Canine Infectious Respiratory Disease

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You may have heard about a potentially new pathogen associated with Canine Infectious Respiratory Disease Complex (CIRDC) that has been reported in at least 14 states including veterinary laboratories in Oregon, Colorado, and New Hampshire. These reports have outlined respiratory cases presenting with coughing due to chronic tracheitis or pneumonia lasting weeks to months with minimal response to treatment and acute pneumonia that became rapidly progressive and fatal within a short 24 to 36-hour period. 

The Oregon Department of Agriculture has identified an increase in documented cases, exceeding 200 since mid-August. This development has prompted proactive measures to encourage pet owners to seek veterinary guidance if their dogs exhibit any signs of illness. Collaborative efforts between state agencies and the US Department of Agriculture’s National Veterinary Services Laboratory are underway to identify the cause behind these cases. 

Until we have more information on this respiratory disease, there are steps pet parents can take to better protect their canine friends.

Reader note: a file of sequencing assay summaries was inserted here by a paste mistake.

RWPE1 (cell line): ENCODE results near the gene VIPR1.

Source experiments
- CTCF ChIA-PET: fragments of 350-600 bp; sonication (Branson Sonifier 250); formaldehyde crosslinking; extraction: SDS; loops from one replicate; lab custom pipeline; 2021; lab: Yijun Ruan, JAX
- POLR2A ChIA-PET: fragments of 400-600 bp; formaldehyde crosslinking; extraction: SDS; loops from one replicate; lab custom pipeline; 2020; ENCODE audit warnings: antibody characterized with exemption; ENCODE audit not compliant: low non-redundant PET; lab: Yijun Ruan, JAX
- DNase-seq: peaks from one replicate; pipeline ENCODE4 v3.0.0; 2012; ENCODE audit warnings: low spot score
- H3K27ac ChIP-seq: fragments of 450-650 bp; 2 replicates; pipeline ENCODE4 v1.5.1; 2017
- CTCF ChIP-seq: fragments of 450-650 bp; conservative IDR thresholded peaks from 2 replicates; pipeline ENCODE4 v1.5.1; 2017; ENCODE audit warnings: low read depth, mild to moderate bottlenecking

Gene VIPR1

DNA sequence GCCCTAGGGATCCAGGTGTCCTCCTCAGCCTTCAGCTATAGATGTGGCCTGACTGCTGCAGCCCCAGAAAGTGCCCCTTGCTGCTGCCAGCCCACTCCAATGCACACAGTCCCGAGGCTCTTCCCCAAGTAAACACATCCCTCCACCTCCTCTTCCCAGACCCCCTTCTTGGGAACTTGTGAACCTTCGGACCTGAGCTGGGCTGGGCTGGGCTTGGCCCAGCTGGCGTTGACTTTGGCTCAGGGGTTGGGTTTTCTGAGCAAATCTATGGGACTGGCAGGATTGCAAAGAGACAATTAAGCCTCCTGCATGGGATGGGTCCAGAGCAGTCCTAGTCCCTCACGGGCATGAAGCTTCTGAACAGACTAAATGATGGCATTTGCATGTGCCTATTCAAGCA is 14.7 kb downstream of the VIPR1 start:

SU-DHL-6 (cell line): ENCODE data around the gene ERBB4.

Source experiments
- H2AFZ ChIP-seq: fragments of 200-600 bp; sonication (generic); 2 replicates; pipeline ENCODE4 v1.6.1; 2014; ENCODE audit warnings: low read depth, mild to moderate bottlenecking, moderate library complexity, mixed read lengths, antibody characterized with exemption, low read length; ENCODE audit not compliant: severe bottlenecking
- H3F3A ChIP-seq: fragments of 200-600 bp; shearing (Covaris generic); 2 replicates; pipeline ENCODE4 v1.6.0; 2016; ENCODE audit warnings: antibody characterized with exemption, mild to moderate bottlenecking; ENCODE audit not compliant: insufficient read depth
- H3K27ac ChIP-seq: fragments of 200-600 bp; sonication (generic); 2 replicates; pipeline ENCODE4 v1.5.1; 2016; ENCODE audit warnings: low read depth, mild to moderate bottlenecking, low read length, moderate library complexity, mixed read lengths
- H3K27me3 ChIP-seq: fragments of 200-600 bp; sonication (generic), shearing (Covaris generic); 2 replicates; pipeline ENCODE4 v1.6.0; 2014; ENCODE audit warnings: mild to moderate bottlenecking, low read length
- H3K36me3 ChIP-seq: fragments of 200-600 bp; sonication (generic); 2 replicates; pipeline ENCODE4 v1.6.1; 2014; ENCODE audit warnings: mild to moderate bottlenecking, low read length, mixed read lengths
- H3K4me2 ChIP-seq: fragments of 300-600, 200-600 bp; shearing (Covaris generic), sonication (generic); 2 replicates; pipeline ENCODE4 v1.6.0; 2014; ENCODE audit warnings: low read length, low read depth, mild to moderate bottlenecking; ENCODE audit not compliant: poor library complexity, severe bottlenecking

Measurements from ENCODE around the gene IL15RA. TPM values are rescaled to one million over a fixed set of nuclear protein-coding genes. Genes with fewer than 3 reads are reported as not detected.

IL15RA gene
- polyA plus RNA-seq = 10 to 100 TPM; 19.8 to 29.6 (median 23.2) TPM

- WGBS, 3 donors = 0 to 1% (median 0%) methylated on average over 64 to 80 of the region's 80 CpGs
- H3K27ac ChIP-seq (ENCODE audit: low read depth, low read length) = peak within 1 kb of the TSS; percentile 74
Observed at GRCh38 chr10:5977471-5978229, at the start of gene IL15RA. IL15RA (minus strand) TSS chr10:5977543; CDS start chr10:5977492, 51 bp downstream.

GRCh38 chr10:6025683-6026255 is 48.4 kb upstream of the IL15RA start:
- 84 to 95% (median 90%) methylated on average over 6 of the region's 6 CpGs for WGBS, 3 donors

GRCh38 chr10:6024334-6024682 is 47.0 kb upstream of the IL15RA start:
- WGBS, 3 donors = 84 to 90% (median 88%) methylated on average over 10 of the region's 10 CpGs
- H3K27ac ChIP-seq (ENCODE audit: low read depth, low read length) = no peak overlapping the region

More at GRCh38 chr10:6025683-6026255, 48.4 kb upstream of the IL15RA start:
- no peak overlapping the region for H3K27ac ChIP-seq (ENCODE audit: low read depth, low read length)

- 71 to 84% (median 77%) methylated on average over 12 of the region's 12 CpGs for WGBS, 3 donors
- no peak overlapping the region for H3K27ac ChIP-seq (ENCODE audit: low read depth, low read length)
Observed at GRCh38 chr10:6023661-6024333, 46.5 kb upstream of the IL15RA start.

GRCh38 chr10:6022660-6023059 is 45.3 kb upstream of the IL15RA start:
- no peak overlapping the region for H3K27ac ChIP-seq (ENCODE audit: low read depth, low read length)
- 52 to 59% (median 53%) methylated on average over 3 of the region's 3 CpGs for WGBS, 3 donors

• Be sure that vaccinations are up to date: Encourage booster vaccines associated with the prevention of traditional CIRDC including Bordetella, parainfluenza, and where available, canine influenza, especially prior to the holiday season boarding frenzy. According to the 2022 AAHA Canine Vaccination Guidelines, these vaccines should be administered annually. 
  • Limit exposure to other dogs: Reduce contact with other dogs outside their home, such as in dog parks, boarding facilities, and playgroups, to lower the risk of transmission. If holiday travel necessitates boarding, ensure that the dog is appropriately vaccinated for Bordetella, parainfluenza and, where available, canine influenza. 
  • Monitor for signs of respiratory disease: Stay vigilant for signs like coughing, difficulty breathing, sneezing, nasal or eye discharge, or lethargy. Contact your vet if your dog shows any signs of illness for early diagnosis and treatment. Keep sick dogs at home to prevent spreading to others. 
  • Reach out to our veterinary team for guidance: If you have specific concerns about your dog’s health or preventive measures, contact Laurel Veterinary Hospital immediately.
     

Currently, there does not appear to be a link between reported human respiratory illnesses and this canine respiratory illness. However, if you or a client start developing symptoms after contact with an unwell dog, consulting with a physician is advisable.

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